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Old 26 October 2018, 02:09   #81
-Acid-
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I like AGA Amiga's as this was the era when I first got an Amiga

However looking at it now it's clear that even in 1992 Commodore should have realised they needed to be using other companies hardware and moving to x86. The Amiga should basically have became an OS with C= badging PC's as the machines and solely focusing on OS and driver development. That way the Amiga OS would have had the likes of 3DFX cards as they came out and could have been dual boot systems so users could run Windows as well.

Even now I do not see the point in new versions of Amiga OS for hardware which costs thousands, is years out of date and has like 3 users worldwide. Why isn't it being rewritten for modern and relevant architectures which have a future such as x86 or arm?
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Old 26 October 2018, 02:15   #82
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However looking at it now it's clear that even in 1992 Commodore should have realised they needed to be using other companies hardware and moving to x86. The Amiga should basically have became an OS with C= badging PC's as the machines and solely focusing on OS and driver development.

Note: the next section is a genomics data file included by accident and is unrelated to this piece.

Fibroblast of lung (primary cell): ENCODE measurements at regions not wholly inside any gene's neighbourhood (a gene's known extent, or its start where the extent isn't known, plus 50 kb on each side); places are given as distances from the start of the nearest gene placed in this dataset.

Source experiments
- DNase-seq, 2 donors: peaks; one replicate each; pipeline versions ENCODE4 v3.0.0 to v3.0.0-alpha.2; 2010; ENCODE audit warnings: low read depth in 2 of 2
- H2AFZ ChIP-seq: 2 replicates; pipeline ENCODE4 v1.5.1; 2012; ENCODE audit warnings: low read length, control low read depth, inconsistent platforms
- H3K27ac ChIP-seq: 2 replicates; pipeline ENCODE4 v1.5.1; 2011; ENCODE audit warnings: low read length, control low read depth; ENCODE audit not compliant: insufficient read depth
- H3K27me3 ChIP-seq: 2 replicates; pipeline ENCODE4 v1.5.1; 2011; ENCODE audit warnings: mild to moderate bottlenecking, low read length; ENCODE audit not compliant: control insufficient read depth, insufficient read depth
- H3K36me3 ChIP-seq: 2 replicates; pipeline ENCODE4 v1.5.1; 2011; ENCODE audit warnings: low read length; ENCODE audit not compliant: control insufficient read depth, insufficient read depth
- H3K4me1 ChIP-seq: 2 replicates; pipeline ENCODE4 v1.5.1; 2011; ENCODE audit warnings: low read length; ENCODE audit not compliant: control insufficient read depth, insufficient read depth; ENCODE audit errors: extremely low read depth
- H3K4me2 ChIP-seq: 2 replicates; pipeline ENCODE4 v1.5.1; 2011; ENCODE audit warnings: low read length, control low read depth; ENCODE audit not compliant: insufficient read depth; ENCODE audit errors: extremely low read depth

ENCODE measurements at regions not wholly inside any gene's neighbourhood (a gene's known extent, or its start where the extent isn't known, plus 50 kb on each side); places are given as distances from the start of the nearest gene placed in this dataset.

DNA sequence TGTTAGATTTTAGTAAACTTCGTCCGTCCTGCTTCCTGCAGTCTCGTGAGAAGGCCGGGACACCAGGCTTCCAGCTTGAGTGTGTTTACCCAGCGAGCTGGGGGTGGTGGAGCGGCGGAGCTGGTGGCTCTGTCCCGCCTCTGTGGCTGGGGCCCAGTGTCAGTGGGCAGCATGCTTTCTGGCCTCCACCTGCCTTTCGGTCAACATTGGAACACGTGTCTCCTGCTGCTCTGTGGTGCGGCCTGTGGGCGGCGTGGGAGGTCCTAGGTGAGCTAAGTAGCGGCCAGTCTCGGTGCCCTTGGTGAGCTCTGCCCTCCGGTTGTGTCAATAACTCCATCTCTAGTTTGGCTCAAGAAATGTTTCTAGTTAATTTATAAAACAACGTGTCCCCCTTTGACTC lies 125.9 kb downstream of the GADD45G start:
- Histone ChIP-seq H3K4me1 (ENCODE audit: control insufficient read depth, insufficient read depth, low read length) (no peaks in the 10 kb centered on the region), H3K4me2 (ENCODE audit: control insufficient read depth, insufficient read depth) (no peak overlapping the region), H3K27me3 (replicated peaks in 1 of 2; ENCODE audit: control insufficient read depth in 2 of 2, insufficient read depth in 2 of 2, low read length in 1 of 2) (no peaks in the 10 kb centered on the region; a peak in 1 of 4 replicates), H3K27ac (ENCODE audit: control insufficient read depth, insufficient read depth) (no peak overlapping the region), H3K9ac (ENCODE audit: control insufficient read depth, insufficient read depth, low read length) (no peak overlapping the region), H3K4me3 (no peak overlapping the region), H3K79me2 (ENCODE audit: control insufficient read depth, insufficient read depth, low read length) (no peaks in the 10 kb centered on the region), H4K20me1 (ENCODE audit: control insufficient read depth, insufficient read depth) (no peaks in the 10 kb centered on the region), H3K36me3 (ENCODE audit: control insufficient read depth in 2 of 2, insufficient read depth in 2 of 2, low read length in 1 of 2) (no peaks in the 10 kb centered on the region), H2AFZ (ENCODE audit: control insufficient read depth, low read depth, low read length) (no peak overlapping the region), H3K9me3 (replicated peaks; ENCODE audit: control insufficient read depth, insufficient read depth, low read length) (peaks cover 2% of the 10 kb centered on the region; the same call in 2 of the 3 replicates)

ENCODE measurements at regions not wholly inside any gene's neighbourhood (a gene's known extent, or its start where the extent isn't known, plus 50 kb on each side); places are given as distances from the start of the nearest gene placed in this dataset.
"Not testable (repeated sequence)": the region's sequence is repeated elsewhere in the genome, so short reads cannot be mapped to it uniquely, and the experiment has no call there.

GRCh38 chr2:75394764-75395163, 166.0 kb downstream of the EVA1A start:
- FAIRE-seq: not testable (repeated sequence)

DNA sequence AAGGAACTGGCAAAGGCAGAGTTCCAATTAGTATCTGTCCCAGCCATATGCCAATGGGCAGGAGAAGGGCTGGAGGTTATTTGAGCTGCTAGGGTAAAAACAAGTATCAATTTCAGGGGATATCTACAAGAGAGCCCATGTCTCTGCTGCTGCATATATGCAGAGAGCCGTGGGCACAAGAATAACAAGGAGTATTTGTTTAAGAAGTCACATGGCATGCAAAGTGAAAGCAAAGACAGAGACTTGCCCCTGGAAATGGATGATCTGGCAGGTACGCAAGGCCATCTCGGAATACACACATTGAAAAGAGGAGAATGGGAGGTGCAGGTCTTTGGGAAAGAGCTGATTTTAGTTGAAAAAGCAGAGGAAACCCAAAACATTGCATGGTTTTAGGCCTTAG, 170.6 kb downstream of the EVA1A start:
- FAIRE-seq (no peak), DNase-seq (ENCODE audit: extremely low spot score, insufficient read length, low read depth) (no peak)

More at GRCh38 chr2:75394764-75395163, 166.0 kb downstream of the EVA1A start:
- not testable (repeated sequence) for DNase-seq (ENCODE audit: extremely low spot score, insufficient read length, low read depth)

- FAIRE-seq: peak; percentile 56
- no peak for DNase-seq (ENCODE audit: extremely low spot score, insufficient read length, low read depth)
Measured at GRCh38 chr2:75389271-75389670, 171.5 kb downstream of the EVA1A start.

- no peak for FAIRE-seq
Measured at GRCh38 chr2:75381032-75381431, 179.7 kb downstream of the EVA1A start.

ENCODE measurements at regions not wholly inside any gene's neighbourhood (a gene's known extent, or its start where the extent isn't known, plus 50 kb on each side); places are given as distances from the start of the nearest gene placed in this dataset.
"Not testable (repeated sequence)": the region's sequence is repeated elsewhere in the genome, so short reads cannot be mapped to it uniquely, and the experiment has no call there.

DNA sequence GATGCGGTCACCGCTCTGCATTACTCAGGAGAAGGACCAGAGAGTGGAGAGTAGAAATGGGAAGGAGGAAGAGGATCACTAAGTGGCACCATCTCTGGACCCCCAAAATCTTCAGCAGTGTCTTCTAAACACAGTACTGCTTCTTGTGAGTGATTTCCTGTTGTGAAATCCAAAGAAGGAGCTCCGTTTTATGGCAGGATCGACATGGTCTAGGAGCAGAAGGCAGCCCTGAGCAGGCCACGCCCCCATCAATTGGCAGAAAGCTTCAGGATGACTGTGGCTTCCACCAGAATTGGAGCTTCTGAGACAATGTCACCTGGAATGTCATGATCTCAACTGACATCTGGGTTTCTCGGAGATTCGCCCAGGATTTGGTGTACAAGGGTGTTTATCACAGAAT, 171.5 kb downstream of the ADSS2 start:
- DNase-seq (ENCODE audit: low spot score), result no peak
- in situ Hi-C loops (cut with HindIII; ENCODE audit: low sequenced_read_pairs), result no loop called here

I think if that type of thing would have happened, Commodore would have become just another PC company. They were already thinking that (Colt).
At their heart, Commodore was more a hardware than a software company.
I think that is what made the Amiga different. It wasn't just off the shelf or 3rd party hardware with someone else's OS.
It was custom hardware with their own OS.
That was the spirit of the Amiga, and why an AmigaOS running on standard hardware wouldn't have that same spirit. And not something Commodore (a hardware company at heart) would have done.
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Old 26 October 2018, 03:19   #83
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In answer to the question, yes. When I received my A4000 I could sense the very strong fëa of the Amiga in it. I could feel that the fëa of the Amiga was much stronger in it than the A2000 I had before.
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Old 26 October 2018, 15:01   #84